Paul Okoye says youths protesting the police brutality in Nigeria have many other demands they will be making after the march against the special anti-robbery squad (SARS) comes to an end.


The singer told BBC Igbo on Wednesday that Nigerian youths are demanding accountability from their leaders for the first time in a long while.

Okoye noted that the protester’s other demands, which they will address in due time, go beyond police reform.

“We know they’ve agreed to act on our demands because they want us to calm down. I’m sorry to say but we’ve gone beyond that now,” the singer explained in Igbo.


“Now, it’s totally about the youths. Do you how much money Nigerian senators are paid? We’re also coming for them. It’s true that it started with SARS but we will demand a lot of things.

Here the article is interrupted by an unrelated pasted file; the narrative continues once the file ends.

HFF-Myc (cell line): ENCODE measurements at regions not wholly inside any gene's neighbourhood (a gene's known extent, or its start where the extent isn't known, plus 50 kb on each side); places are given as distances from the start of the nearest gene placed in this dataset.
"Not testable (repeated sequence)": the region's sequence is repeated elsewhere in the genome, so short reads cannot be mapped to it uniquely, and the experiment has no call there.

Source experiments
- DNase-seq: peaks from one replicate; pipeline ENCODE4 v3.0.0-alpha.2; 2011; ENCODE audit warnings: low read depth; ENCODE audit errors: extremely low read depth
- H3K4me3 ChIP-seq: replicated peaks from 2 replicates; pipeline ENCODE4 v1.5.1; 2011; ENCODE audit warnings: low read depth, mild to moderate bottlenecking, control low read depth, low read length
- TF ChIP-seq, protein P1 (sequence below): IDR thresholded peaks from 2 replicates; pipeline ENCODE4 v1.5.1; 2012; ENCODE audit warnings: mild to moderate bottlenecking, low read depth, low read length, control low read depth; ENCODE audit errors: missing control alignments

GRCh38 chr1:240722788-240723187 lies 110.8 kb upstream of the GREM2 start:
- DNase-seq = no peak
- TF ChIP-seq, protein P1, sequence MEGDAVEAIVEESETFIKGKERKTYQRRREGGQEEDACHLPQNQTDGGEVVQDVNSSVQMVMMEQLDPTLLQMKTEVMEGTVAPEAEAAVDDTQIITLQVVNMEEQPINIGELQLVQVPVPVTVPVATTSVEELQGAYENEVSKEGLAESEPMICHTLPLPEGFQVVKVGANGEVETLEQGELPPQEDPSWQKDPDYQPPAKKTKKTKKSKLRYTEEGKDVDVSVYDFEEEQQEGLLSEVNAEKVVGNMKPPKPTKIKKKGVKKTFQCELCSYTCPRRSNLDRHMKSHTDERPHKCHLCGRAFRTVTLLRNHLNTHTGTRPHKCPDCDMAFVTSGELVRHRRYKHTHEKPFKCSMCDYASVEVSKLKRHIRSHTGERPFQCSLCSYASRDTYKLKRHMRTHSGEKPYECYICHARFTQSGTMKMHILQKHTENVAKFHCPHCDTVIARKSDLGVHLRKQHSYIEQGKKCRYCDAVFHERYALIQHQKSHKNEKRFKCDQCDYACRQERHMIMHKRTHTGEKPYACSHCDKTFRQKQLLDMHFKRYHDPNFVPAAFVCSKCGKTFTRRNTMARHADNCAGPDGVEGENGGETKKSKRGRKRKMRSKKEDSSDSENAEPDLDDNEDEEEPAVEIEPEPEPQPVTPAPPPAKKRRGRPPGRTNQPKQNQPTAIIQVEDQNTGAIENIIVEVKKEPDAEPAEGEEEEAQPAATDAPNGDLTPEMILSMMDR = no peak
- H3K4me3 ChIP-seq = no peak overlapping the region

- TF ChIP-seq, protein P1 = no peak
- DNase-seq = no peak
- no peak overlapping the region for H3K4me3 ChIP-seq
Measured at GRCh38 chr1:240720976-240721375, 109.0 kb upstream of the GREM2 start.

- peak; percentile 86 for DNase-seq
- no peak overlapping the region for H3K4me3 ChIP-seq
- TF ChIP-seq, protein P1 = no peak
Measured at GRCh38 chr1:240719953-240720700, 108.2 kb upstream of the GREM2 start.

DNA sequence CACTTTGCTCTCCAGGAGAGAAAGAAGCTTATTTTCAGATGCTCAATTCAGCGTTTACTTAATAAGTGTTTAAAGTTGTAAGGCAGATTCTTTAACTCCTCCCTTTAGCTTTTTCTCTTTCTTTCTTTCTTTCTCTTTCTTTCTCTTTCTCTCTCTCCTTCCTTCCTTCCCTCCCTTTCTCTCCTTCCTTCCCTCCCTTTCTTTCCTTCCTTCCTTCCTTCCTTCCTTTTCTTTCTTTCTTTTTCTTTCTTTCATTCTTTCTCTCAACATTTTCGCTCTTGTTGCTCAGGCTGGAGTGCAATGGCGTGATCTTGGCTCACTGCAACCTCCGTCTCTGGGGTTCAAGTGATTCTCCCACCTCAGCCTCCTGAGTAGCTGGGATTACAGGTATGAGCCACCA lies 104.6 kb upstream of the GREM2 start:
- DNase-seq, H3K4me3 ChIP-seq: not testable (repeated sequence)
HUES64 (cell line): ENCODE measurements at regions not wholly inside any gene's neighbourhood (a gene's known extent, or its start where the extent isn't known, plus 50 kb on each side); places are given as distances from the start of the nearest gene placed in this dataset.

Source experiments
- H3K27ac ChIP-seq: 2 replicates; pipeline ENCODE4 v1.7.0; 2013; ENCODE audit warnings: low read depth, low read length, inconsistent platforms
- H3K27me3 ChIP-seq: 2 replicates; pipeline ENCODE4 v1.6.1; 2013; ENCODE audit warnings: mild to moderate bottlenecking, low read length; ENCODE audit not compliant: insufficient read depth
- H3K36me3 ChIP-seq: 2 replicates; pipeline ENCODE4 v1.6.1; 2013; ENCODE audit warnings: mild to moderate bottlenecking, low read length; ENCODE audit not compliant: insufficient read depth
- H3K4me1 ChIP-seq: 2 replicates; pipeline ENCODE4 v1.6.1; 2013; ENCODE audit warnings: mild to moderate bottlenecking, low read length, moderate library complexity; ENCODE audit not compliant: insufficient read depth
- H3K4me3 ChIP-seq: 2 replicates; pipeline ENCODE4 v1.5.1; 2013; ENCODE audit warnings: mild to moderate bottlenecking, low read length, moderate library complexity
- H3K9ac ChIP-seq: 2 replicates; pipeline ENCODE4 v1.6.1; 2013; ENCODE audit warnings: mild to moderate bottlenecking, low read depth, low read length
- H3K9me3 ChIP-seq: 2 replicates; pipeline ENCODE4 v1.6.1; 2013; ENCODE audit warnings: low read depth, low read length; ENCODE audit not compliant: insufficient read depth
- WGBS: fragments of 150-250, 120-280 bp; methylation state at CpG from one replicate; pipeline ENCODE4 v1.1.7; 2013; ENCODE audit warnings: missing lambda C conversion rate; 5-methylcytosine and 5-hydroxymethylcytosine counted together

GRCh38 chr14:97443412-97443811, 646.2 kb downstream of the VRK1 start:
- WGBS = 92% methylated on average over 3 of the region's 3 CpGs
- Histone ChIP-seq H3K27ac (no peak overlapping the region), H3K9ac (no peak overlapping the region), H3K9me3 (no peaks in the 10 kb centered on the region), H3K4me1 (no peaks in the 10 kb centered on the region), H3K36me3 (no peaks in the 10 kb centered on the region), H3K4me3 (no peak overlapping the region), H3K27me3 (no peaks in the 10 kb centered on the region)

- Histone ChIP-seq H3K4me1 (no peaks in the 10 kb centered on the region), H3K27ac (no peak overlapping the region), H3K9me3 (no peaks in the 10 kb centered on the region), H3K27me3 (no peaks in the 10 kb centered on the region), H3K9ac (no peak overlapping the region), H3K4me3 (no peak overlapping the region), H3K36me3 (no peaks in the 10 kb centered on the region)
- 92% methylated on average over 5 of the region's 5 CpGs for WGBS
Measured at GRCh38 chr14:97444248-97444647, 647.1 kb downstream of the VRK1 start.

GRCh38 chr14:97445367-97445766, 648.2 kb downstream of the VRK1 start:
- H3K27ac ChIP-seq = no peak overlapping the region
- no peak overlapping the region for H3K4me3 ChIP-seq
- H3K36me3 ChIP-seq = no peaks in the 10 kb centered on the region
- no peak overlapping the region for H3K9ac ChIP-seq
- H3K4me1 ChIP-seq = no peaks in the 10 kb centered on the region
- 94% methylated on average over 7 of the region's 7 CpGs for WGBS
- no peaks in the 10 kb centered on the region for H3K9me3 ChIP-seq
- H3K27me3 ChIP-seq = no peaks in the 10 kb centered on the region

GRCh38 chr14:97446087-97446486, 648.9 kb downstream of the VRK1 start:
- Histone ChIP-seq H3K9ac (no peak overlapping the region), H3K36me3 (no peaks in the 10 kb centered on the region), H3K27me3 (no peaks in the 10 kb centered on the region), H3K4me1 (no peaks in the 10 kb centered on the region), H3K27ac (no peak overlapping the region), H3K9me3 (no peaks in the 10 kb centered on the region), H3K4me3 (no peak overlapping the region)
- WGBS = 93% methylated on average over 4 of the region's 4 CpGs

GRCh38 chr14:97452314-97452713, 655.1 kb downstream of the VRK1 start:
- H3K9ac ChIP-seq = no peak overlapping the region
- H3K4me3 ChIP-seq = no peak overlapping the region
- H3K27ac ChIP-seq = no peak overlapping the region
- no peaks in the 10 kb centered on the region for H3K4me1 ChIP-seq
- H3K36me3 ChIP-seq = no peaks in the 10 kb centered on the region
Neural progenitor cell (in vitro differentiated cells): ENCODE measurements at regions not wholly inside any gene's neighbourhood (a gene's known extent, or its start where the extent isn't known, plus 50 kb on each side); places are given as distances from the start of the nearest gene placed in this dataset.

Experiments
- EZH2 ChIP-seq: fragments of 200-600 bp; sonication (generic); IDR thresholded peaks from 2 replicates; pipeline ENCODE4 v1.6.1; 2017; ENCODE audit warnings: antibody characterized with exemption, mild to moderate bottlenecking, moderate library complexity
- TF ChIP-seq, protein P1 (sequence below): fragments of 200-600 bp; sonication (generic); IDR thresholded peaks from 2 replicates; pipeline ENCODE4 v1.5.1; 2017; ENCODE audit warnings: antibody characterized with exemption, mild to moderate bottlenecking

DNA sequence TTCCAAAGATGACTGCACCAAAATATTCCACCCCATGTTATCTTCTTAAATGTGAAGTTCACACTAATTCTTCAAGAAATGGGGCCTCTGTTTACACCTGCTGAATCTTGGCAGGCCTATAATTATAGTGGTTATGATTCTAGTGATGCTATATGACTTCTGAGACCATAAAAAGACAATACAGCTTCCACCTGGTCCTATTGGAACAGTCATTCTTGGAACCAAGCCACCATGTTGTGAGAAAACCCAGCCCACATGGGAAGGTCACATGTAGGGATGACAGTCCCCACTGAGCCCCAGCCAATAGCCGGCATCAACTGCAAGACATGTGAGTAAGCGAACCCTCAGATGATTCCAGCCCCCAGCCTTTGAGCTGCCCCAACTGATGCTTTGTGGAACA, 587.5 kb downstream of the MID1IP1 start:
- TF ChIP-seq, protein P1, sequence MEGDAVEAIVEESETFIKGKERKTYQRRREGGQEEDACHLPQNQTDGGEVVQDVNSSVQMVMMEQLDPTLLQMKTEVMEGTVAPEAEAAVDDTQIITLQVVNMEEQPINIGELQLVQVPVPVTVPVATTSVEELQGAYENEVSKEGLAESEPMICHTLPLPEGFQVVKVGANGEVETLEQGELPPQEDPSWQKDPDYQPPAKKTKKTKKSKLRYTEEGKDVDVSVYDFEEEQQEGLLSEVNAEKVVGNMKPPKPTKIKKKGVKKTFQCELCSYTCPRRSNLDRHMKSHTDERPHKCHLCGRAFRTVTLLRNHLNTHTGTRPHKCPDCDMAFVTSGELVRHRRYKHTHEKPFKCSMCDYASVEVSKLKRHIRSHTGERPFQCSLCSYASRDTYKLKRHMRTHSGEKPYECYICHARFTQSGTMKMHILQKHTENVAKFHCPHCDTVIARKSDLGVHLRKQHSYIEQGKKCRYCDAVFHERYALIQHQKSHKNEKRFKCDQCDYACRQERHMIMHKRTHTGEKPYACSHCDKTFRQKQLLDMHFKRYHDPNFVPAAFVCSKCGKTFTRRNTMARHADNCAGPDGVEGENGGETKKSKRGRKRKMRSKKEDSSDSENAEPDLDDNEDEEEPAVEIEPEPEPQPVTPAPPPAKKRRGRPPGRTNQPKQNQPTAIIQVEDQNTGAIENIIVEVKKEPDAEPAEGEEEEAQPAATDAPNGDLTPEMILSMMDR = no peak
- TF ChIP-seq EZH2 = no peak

“It’s the first time in the history of Nigeria that we will see the youths coming together to protest in this manner. Have you seen it before? No!

“It doesn’t end with the police. We’re coming for senators and the house of assembly. Now we have a voice. We don’t want trouble but we can drag this to the elections.


“You see all these political thugs they use for elections, there are some things that have been ruined in this country.

“We can finish this protest and go home but we will still have where we gather, for the youths strictly one voice. Then, in the next election, the battle will be between the ruling party and the Nigerian youth.”

Adamu Mohammed, the inspector-general of police (IGP), had earlier announced the disbandment of SARS over the nationwide outrage that attracted the attention of the international community.

Over the past few days, indigenous musicians like Davido, Wizkid, Tiwa Savage, Falz, Runtown, and had joined their fans on the streets to protest attacks by the police unit.


On Tuesday, Adamu had set up the special weapons and tactics scheme (SWAT) to replace the disbanded SARS and said members of the new unit would commence training next week.

But, despite the IGP’s moves, the EndSARS campaign continued to gain momentum, with protesters demanding a holistic reform of the country’s police.

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